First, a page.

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- East Asian Monsoon and paleoclimatic data analysis:a vegetation point of view

East Asian Monsoon and paleoclimatic data analysis: a vegetation point of view

J. Guiot 1, Hai Bin Wu 2,3 , Wen Ying Jiang 4 , and Yun Li Luo 5

1 CEREGE, CNRS/Universit´e Paul C´ezanne UMR 6635, BP 80, 13545 Aix-en-Provence cedex France
2 SKLL, Institute of Earth Environment, Chinese Academy of Sciences, Xian 710075, China
3 Institut des Sciences de l'Environnement, UQAM, Montreal PQ, H3C 3P8 Canada
4 Key Laboratory of Cenozoic Geology and Environment, Institute of Geology and Geophysics, Chinese Academy of Sciences, 100029 Beijing, China
5 Institute of Botany, Chinese Academy of Sciences, 100093, Beijing, China

An open access article from Clim. Past, 4, 137-­145, 2008.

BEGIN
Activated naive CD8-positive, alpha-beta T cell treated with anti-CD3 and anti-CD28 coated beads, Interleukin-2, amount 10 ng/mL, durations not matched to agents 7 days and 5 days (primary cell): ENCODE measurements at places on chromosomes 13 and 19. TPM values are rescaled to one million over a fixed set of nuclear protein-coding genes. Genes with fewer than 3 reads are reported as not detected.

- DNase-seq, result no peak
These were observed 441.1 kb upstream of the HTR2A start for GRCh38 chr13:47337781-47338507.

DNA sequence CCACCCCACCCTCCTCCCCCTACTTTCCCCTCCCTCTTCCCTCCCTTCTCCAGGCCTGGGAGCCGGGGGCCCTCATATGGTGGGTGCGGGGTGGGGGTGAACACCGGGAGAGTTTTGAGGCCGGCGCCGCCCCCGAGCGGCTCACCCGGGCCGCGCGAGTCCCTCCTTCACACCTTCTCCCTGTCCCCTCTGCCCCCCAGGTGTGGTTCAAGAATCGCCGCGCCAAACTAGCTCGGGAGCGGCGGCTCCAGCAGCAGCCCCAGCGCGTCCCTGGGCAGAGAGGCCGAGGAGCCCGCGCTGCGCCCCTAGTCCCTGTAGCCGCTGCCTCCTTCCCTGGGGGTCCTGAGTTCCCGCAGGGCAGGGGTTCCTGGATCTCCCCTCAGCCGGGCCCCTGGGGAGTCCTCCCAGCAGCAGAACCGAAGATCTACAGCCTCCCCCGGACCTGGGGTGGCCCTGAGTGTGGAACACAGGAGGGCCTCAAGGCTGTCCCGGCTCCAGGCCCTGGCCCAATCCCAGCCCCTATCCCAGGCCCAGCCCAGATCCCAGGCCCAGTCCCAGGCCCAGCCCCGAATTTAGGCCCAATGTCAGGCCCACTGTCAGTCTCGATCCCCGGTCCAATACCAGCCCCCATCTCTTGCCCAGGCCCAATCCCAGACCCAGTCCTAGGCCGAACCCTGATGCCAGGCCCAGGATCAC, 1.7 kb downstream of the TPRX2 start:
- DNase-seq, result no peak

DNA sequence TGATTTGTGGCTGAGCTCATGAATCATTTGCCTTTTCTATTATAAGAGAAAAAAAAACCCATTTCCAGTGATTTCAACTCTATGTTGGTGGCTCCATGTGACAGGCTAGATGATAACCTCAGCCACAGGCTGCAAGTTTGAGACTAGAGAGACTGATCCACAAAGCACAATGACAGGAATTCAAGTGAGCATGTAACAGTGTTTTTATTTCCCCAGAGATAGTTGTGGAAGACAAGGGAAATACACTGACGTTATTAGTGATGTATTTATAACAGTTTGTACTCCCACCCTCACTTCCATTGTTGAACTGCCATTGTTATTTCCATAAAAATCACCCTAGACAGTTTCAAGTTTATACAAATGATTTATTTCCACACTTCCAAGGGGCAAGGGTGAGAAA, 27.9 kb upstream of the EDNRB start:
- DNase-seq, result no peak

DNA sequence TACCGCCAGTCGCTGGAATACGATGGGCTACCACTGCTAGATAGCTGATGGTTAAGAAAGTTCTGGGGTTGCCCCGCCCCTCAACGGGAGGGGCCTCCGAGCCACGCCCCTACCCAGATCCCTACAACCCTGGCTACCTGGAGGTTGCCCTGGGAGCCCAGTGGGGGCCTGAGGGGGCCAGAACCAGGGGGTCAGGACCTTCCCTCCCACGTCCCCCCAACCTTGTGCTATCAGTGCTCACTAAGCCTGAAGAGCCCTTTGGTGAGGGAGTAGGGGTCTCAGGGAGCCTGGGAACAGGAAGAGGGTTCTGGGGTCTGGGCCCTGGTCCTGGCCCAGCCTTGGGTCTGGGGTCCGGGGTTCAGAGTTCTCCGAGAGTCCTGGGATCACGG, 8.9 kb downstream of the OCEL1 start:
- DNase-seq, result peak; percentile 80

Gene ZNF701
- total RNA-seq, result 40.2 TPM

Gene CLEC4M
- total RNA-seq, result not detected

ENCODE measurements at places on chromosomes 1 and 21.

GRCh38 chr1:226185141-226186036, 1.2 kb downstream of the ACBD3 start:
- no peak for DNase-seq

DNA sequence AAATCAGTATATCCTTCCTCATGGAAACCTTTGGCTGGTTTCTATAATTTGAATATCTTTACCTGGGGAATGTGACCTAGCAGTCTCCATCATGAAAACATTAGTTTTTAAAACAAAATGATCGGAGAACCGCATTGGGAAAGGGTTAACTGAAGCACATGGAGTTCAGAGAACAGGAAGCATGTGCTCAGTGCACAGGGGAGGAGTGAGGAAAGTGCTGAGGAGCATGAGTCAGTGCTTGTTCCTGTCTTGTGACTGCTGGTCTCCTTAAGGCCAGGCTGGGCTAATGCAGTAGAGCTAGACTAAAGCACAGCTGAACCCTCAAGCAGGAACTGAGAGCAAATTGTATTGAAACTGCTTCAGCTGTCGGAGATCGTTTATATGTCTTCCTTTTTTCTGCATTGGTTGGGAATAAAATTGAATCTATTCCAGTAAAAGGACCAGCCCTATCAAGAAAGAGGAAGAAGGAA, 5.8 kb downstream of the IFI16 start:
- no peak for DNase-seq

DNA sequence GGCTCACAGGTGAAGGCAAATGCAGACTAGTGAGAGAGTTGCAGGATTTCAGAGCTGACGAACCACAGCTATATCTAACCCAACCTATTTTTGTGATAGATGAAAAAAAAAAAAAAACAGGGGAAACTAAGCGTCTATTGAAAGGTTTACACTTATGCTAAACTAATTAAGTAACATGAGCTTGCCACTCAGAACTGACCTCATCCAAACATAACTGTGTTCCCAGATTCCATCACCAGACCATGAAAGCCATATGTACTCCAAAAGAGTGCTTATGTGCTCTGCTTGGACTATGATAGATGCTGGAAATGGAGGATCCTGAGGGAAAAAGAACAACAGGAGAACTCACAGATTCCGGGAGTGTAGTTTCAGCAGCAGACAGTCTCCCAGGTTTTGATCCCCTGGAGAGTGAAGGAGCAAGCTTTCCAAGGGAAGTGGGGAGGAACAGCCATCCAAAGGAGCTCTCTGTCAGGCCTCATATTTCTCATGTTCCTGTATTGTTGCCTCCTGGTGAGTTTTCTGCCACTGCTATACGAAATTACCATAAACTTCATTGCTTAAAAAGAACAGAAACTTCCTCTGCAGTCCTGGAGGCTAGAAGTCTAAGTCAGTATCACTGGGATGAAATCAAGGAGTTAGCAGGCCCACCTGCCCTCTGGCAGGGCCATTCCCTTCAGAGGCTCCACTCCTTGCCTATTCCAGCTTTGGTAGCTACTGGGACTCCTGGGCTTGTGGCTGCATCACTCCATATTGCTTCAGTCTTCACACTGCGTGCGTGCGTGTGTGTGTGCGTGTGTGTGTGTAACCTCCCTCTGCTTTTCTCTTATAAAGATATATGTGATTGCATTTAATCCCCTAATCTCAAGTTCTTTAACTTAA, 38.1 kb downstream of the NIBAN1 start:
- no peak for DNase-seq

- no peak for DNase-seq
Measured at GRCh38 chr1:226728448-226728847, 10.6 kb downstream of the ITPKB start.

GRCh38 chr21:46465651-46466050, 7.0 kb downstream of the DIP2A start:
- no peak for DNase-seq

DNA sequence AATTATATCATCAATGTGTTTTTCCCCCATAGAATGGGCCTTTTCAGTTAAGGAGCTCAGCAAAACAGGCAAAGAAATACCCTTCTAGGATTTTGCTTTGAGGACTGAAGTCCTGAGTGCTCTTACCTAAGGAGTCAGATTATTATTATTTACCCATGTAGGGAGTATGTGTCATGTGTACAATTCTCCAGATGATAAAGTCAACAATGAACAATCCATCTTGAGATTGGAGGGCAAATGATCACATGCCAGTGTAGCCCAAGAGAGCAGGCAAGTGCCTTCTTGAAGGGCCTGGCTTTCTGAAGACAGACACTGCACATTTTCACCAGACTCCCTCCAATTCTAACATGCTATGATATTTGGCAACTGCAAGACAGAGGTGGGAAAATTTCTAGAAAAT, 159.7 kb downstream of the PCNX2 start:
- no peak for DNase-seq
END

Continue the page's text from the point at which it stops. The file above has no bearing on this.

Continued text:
Abstract. First we review several syntheses of paleodata (pollen, lake-levels) showing the climate variations in China and Mongolia from the last glacial maximum to Present and in particular the precipitation increase at mid Holocene re- lated to enhanced monsoon. All these results concur to a much enhanced monsoon on most of China during the first half of the Holocene. Second we present, in some details, a temporal study of a core (Lake Bayanchagan, Inner Mongo- lia) located in an arid region at the edge of the present East Asian Monsoon (EAM) influence and then sensitive to cli- matic change. This study involves pollen data together with other macro-remains and stable isotope curve to obtain a ro- bust climate reconstruction. This study shows a long wet pe- riod between 11 000 and 5000 years BP divided in two parts, a warmer one from 11 000 and 8000 (marked by large evap- otranspiration) and a cooler one more favourable to forest expansion. Third, we present a spatial study based on pollen data only and covering all China and Mongolia at 6000 years BP, but using a mechanistic modelling approach, in an in- verse mode. It has the advantage to take into account en- vironmental context different from the present one (lower atmospheric CO 2 , different seasonality). This study shows temperature generally cooler than present one in southern China, but a significant warming was found over Mongolia, and a slightly higher in northeast China. Precipitation was generally higher than today in southern, northeast China, and northern Mongolia, but lower or similar to today in northwest China and north China. Enhanced EAM was then found in the southern half of China and in northeast China.


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